The Student News Site of Weber State University

The Signpost

The Signpost

The Signpost

The Signpost

Latest YouTube Video

Connecting culturally through cuisine

Uniting Weber State University students and faculty through various dishes from around the world, Cultural Connections hosted A Taste of Culture to showcase and honor WSU’s diversity.

Photo credit: needpix

Cultural Connections, which is a WSU Diversity and Inclusive Programs initiative, works with local and campus organizations to celebrate and educate the community on issues of diversity and inclusion.

WSU clubs American Indian Council, Asian Student Involvement Association and The Ohana Association, were in attendance. Kade Crittenden, WSUSA’s legislative vice president, wanted the event to be a safe space for students of varying backgrounds to mingle.

“I wanted people to be able to have a safe space to share their culture and show who they are,” Crittenden said. “I wanted people to be able to celebrate their traditions, celebrations and artifacts with people who don’t share that same culture, so they can come and learn about a culture they may not know a lot about.”

Crittenden said he started planning this event at the beginning of the year, taking about a month to organize details with the clubs.

“Events like this help others realize that people and their cultures are important in our community; they aren’t people to forget about,” Crittenden said. “They’re a part of our community, and we can’t just push them aside. We need them.”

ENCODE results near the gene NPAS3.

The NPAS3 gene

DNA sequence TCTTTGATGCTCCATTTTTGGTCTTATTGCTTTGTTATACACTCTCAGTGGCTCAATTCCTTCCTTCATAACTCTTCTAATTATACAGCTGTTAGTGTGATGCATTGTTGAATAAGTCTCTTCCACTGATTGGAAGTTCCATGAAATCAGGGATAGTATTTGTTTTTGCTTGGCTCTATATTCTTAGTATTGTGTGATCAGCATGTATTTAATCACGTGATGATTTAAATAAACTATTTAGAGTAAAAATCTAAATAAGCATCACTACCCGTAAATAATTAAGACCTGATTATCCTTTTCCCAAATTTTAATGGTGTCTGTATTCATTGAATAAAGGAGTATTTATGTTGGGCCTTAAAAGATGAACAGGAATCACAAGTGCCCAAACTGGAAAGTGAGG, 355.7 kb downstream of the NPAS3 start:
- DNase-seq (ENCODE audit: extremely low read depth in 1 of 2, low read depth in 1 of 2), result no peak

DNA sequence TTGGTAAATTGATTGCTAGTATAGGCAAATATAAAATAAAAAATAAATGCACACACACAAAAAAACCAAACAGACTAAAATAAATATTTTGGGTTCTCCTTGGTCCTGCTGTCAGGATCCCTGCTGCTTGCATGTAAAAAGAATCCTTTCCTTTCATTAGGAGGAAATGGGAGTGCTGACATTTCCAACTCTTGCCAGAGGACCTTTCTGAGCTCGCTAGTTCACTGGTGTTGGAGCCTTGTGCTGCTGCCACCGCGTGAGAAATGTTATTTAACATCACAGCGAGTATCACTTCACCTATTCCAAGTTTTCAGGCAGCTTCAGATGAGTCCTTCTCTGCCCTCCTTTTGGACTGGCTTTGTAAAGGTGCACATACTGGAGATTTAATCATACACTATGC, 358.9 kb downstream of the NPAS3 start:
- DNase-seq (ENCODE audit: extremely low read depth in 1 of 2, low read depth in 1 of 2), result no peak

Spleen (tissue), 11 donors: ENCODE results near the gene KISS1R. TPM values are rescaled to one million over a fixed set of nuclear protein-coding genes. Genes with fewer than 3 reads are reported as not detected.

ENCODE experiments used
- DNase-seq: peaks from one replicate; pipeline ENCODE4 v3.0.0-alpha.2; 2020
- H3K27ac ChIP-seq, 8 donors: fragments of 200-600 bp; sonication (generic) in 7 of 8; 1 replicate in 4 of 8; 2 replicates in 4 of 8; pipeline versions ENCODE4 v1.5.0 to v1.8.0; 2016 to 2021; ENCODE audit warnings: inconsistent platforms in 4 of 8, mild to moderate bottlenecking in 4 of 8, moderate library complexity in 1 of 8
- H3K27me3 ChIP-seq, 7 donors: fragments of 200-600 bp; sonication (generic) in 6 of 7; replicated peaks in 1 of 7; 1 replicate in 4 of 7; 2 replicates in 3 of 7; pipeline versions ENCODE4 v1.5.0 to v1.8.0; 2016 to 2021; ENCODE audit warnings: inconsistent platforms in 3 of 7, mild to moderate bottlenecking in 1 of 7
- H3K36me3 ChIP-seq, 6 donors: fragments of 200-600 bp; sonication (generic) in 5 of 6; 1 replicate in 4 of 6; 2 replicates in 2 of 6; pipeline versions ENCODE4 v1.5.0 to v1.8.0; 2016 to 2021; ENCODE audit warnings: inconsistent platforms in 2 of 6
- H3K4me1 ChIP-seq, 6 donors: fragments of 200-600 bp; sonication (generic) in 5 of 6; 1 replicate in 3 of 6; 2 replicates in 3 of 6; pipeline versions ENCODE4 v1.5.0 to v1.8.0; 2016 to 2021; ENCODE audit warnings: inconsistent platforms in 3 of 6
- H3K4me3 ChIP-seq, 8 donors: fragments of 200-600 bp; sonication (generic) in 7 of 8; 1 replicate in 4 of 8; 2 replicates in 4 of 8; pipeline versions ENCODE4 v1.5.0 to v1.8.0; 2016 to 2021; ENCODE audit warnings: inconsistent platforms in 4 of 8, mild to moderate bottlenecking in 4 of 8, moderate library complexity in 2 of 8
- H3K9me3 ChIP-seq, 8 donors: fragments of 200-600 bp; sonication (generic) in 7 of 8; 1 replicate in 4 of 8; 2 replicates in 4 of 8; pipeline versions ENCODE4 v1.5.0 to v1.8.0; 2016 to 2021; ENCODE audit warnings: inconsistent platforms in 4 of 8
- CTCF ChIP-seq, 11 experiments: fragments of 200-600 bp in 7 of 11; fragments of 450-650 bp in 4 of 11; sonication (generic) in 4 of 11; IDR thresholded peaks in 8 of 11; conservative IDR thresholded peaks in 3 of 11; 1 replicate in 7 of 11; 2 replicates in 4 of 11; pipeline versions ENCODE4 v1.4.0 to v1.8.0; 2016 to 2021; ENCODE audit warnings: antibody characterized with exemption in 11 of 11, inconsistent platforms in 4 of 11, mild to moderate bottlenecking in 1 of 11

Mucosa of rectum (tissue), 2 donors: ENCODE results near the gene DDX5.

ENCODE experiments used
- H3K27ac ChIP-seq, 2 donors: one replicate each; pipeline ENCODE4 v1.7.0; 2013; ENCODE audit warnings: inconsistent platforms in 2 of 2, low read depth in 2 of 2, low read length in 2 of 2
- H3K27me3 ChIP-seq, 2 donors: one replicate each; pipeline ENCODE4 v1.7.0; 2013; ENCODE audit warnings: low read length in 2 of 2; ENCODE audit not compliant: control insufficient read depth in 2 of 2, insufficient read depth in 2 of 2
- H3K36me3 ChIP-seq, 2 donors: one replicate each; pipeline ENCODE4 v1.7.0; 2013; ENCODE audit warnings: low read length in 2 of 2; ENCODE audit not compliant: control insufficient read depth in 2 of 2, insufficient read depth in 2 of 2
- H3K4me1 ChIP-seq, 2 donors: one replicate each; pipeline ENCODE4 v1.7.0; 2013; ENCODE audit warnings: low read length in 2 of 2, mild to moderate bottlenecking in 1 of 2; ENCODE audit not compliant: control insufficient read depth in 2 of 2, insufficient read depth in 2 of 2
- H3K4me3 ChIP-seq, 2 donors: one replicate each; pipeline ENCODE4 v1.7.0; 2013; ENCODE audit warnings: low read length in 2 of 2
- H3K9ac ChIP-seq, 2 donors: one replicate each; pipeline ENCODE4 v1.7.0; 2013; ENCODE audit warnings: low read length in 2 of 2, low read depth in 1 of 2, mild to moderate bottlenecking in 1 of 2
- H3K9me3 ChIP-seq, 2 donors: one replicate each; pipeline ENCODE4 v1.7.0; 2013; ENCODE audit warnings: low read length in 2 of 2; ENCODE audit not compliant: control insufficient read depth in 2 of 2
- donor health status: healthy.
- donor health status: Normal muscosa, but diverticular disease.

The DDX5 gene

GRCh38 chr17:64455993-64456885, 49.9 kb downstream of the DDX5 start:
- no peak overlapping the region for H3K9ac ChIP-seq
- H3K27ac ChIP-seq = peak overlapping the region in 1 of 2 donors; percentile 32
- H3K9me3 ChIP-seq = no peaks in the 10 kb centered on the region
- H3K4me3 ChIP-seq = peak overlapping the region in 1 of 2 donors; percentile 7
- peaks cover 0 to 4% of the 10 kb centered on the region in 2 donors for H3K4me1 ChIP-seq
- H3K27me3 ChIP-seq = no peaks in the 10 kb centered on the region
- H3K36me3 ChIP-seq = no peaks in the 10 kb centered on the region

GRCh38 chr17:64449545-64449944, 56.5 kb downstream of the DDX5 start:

Photo credit: Flickr

Mahealani Macariola, a WSU freshman studying business administration, is from Oahu, Hawaii. Macariola joined TOA and ASIA after hearing about the organizations at orientation.

“I decided to join during my first two weeks of school because of common culture,” Macariola said. “It really helped me feel closer to home.”

Macariola heard about A Taste of Culture during a TOA meeting and decided to attend.

“I thought it’d be interesting to come because I thought it’d be interesting to learn about other cultures instead of being close-minded and just celebrating my own culture,” Macariola said.


Macariola performed a Kawohikukapulani hula dance during the event.

“My sister choreographed this dance for me to perform at my graduation party to help me thank my family,” Macariola said. “It took me about five days to learn, and I decided to perform it here to celebrate and represent my culture.”

Finau Tauteoli, a WSU accounting major, joined TOA after an adviser told her of the group. Tauteoli said she enjoys events like A Taste of Culture because it brings the community together.

“Events like this give people the opportunity to learn and get a taste of a new culture,” Tauteoli said. “Even if you aren’t a part of the culture, you can still come and learn. We’re a big group of loving people.”


Leave a Comment
More to Discover

Comments (0)

Comments written below are solely the opinions of the author and does not reflect The Signpost staff or its affiliates.
All The Signpost Picks Reader Picks Sort: Newest

Your email address will not be published. Required fields are marked *